“Our collective continued fixation on low overhead and aid worker personal life sacrifice forces us and our donors feel as if we must choose between white interns or brown babies. And only a really horrible person would ever choose the white interns.”

J. kicking some ass. Read this if you donate to charities.

Background reading

White Interns Vs. Brown Babies


“Whatever the professional standards may be, very often officials adopt certain institutions and tools because it is the thing to do, not because there is firm evidence to show a certain effect on a particular objective.”

From an ODI paper on the 2013 CAPE Conference: Budgeting for the real world

While, in context, this quote is aimed at bureaucrats and government officials, I think we can all recognise such problems in other organisations. While the burden of evidence can still stick in the craw of many (see the recent dressing down of the usually excellent blog Africa Is A Country by Laura Seay over a poor critique of a Washington Post piece on Jay Ulfelder‘s work on predicting coups) this short sentence highlights the dangers of getting by without it.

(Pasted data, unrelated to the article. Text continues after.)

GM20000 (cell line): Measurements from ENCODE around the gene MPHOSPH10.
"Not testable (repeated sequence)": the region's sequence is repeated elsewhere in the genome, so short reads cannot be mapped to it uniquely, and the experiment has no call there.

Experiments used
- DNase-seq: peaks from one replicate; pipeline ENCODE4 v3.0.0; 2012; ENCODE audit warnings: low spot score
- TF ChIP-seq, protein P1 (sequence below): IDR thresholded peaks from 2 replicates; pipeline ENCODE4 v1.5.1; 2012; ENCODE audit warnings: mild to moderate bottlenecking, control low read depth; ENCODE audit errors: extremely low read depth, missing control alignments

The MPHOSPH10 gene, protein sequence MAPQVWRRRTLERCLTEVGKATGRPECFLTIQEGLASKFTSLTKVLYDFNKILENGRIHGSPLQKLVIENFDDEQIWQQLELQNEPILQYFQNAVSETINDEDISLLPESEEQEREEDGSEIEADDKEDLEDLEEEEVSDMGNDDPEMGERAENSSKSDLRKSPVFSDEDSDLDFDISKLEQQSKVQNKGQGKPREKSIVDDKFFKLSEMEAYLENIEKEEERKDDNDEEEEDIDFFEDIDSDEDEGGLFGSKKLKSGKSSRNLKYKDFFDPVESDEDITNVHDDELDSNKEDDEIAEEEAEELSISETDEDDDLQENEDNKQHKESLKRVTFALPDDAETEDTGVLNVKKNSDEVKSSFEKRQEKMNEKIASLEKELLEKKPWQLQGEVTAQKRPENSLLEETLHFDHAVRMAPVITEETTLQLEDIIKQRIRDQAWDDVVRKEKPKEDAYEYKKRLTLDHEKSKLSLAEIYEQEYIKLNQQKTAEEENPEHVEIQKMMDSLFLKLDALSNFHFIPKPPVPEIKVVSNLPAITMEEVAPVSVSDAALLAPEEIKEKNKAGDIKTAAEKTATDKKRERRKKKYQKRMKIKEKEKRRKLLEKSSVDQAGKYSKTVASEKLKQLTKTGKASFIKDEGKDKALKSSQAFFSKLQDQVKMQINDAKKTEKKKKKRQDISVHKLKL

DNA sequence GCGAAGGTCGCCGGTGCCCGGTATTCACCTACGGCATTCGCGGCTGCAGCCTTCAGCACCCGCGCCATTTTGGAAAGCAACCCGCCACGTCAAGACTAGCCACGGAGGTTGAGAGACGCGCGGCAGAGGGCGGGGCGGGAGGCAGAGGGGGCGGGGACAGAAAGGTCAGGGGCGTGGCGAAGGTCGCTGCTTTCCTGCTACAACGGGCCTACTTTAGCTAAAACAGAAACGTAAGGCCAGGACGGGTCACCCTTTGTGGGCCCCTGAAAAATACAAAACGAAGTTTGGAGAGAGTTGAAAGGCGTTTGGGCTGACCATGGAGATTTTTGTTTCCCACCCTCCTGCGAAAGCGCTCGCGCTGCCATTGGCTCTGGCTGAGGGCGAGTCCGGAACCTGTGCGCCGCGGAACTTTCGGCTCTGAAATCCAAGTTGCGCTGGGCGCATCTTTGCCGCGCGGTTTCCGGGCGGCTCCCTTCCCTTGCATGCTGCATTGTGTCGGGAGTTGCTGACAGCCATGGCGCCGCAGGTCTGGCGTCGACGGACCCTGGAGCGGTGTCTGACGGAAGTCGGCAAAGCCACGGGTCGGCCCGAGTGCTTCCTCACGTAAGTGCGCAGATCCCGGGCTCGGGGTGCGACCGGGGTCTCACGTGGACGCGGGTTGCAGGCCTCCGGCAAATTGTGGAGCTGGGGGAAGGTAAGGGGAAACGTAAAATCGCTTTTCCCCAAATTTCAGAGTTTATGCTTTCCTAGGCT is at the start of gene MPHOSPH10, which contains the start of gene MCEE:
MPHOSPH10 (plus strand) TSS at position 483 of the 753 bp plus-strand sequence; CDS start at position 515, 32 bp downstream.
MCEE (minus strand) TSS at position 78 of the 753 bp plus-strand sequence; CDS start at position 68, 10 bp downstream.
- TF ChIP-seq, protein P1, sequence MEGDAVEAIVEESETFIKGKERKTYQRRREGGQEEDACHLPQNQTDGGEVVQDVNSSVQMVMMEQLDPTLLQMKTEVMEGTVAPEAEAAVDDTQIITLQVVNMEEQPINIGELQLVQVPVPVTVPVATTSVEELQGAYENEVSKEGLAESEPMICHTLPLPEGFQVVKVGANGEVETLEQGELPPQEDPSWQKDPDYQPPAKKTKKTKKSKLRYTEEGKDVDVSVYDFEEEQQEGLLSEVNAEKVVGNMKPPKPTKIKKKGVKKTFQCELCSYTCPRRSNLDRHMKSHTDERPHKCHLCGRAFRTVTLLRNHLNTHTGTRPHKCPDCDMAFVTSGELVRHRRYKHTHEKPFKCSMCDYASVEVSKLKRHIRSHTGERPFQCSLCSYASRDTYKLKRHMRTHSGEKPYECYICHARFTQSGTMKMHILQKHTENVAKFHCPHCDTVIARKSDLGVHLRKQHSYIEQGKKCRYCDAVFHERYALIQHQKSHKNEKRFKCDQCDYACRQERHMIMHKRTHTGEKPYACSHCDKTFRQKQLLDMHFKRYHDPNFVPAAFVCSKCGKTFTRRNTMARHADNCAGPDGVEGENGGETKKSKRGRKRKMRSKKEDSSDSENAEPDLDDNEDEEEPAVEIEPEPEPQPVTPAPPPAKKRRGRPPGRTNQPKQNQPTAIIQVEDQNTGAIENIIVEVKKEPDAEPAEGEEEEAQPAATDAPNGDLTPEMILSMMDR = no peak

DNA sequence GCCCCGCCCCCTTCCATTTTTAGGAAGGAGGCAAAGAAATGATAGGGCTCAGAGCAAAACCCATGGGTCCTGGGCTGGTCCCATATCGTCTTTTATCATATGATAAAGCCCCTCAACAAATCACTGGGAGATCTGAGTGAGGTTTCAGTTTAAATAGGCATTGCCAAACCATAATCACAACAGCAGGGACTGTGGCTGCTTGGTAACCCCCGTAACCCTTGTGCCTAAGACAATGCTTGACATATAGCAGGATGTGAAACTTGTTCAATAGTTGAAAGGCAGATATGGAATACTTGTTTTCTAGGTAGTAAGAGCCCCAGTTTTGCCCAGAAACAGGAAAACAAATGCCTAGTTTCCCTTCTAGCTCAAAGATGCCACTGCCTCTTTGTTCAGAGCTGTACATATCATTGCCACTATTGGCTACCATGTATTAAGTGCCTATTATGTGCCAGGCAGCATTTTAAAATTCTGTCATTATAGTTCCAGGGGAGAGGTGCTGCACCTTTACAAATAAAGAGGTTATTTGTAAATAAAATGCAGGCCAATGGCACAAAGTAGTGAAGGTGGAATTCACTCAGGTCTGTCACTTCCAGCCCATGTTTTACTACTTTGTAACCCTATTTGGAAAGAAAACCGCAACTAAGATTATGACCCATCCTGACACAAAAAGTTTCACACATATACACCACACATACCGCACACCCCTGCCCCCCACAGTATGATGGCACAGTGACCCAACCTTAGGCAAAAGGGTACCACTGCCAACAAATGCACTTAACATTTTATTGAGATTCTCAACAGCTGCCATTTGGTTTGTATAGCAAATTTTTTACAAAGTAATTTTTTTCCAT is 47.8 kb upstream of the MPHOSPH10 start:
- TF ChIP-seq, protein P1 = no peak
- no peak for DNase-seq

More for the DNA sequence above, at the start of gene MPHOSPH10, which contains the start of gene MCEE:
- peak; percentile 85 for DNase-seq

Yes, it can be misused. Yes, it can distract from the realities of a situation. But to ignore it altogether is undoubtedly much worse.

A Quick Reminder Of Why Evidence Matters


“The existing measures of [state quality or capacity] have a number of limitations. There is an inherent weakness in expert surveys, especially when trying to create time-series data. Since the concept of [good governance] is not well established, different experts may intend different things when responding to the same survey question.”

Francis Fukuyama, 2013

If you replaced the phrases I have put in square brackets with practically any from the jargon heavy grammar of development, you would be making an equally valid point.

Worth thinking about the next time you read a report or (even worse) some article proclaiming to indicate the consensus on such issues.

Read the full paper here

Terms of Development